TBE 12 Part 3 :: ART YOU CAN DRINK

9 Apr

THE BUILT ENVIRONMENT :: Installment 12

APRIL 9, 2010 :: Part 3 of BARISTA JAMS & COFFEE STOUTS

How Being Unemployed Got Me Acquainted With Some of Chicago’s Top Roasters, Brewers, and Baristas

::


Part 3. ART YOU CAN DRINK

Thanks to Tim—who connected me to Ipsento, where I met Dave, who introduced me to Jakob—by degrees, I could say I’m either zero or one away from every major owner of a coffee company in Chicago.

Dark Matter, Metropolis, Intelligentsia, Crop to Cup, Coffee Ambassadors. If I don’t know the owners, a lot of my friends do.

Like I said, it’s a big, incestuous, at times pretentious family. I’m at New Wave right now, and I just spotted Jonathan, our roaster at Ipsento. He pulls double duty here behind the bar. He’s looking overly serious, as usual. Jonathan’s an interesting guy. I once mentioned Orson Scott Card to a coworker at the café and Jonathan, from over by the roaster, chimed in, “I’ve read almost every single book he’s ever written.” I thought he was joking, mocking the types of people who shoulder their way into conversations with arrogant assertions and ego-vomit. But no. He was actually doing it. Usurping the conversation, he went on a pseudo-sci-fi binge for the next ten minutes. I went back to work.

At the barista jam, it was hard to know how seriously to take things. It was full of that thick hipster charm—PBR on the back porch, help ourselves. There were clearly identifiable cliques, as if each coffeehouse was its own tribe, tribes that were growing into nation-states as they defined their beliefs and territories with equal gusto.

The impressive thing, though, was that everyone got along—while belonging to different cultures, baristas also were aware of their membership in the larger umbrella culture of coffee.

It was what sports should be. There were teams and stars on each. There was technique and skill and natural talent. Hard work and training. All culminating here, just like any other competition. But here, when people weren’t pouring, they were drinking, talking with people on opposing teams. It was a party atmosphere with a tournament at its center.

And it’s no trivial talent—you can make a career out of being a barista. Kind of like you can with bass fishing.

::

My brother sent me a text one day last winter. The grainy camera-phone picture was of a cup. Inside was what appeared to be a small galaxy: white foam planets with rings and other celestial elements floating in a deep space of silky brown. It was his latte.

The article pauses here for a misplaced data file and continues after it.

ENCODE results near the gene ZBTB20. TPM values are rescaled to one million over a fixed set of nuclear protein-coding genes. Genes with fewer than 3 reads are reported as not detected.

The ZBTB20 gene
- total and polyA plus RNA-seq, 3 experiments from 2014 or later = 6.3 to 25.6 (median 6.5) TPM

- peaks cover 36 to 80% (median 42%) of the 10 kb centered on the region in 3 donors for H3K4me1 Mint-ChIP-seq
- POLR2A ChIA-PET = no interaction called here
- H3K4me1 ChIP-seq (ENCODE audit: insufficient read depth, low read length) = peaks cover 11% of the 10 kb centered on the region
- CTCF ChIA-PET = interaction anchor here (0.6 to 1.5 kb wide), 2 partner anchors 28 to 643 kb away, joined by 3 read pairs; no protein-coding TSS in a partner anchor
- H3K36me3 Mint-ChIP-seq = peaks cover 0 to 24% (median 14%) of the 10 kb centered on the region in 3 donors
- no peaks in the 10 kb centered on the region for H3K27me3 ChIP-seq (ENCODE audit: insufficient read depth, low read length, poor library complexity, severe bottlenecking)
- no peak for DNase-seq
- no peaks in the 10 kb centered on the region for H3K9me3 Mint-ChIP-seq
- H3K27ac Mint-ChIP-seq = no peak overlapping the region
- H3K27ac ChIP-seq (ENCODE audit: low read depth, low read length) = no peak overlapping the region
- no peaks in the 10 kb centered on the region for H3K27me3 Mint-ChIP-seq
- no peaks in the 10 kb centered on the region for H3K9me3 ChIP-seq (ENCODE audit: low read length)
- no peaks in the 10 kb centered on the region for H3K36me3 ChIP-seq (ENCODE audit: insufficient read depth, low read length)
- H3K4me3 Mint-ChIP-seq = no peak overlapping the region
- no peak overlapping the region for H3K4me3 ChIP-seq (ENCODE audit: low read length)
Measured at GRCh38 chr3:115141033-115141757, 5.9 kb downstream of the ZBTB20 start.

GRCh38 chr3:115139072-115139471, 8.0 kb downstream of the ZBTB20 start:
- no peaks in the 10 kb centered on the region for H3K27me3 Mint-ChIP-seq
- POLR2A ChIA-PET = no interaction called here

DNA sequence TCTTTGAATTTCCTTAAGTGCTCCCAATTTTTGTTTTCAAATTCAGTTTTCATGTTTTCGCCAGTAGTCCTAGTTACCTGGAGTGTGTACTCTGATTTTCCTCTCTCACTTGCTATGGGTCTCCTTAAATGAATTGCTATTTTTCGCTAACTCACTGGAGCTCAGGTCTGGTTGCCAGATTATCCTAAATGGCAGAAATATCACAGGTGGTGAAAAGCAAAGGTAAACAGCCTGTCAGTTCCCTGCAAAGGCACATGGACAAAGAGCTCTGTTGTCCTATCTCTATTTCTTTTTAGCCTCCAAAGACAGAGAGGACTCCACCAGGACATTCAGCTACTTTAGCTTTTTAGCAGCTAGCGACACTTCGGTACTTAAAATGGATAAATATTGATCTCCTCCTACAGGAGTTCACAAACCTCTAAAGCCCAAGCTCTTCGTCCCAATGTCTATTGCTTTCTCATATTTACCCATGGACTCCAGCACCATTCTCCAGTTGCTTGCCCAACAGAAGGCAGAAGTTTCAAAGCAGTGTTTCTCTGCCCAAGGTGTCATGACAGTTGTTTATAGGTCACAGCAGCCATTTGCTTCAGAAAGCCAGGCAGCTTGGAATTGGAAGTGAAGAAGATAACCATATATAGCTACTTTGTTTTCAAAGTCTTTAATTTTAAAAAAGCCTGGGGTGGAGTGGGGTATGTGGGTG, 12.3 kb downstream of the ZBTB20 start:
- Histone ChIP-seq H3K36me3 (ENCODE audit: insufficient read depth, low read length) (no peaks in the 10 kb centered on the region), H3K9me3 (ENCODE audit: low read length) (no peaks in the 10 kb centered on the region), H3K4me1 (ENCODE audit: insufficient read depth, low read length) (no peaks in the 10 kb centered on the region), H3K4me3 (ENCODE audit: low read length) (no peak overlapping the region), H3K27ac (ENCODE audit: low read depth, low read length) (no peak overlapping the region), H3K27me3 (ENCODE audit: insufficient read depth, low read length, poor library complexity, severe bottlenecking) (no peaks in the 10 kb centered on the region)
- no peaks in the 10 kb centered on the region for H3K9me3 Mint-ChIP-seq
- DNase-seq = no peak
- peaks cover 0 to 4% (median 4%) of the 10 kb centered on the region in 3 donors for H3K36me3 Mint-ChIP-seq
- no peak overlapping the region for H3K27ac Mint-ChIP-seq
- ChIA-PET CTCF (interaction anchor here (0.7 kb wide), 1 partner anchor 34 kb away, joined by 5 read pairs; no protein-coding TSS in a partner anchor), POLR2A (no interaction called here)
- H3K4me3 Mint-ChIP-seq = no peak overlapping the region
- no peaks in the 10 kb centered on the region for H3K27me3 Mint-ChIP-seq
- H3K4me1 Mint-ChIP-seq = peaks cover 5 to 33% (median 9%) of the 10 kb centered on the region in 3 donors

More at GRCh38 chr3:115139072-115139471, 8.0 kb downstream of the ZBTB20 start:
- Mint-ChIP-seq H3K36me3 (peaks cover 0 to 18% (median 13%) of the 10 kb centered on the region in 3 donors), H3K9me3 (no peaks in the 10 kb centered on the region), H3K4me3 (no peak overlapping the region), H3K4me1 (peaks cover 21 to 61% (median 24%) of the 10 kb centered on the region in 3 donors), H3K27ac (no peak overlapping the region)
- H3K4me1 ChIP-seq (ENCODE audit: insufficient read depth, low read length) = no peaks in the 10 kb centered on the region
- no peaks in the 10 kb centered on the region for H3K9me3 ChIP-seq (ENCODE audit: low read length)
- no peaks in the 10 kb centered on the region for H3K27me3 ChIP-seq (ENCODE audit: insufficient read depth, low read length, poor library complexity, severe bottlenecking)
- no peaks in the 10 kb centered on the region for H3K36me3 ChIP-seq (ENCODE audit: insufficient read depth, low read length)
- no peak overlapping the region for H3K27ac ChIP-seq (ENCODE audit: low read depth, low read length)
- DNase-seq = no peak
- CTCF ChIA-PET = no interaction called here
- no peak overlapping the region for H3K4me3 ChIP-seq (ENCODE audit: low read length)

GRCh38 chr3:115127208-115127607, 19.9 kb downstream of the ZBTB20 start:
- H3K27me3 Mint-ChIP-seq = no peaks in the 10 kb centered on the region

The fleeting nature of this kind of art is incredible. The number of micro-masterpieces being created everyday, around the world, and then sipped into oblivion—the design stretching and warping as it sinks slowly to the bottom, coming to rest like a wet canvas laid into a bowl—is amazing.

But art you can drink doesn’t work if no one wants to drink it. Which makes roasters like Jonathan and Jakob and J (from Ipsento, Crop to Cup, and Dark Matter, respectively) the true artisans. When these guys drop green beans into their roasters, it’s as if they too are in a competition, one more serious than one for latte art. They are earning their living by keeping themselves attuned to the intricate details of what’s happening to the coffee inside. A one-degree difference or a few seconds shorter or longer can greatly alter the coffee’s final flavor.

I was at Star Lounge one day, a coffee bar in West Town, working on stuff for Coffee Ambassadors, who’d hired me to write the stories of their farmers around the world. I was fully immersed: coffee was my subject, my livelihood, my drink of choice, and my social network. So my ears perked up when J began telling someone about a new thing he was doing: roasting a single origin to varying degrees and blending them. One bean, from a single region—knowing Star Lounge, a single farm—roasted three different ways, then blended with itself, keeping it a single origin coffee but one with a depth unlike any single origin can usually produce.

I asked him if it made the flavor profile almost schizophrenic. He said the interactions were all symbiotic: the many nuances of a single coffee were multiplied ten fold, each roast level bringing out new flavor notes that combined and collided with the others in myriad ways.

It’s this creativity and innovation that fascinates me. The further I go in the coffee world, the more I pursue it, if just to keep connected to people like this, people who are creating the best coffee and some of the most intriguing, socially responsible business models possible.

One Response to “TBE 12 Part 3 :: ART YOU CAN DRINK”

  1. Tyler R April 9, 2010 at 11:25 pm #

    I’ve really enjoyed these last posts, especially this one. I’ve experimented with roasting my own coffee beans with a hot air popcorn popper. I’m planning on buying an actual home roaster with our wedding money (Tiffany may not know yet 🙂 ).

    Hmm, if I pursue life in coffee more, maybe I’ll use your connections to find my way to Chicago sometime. 🙂

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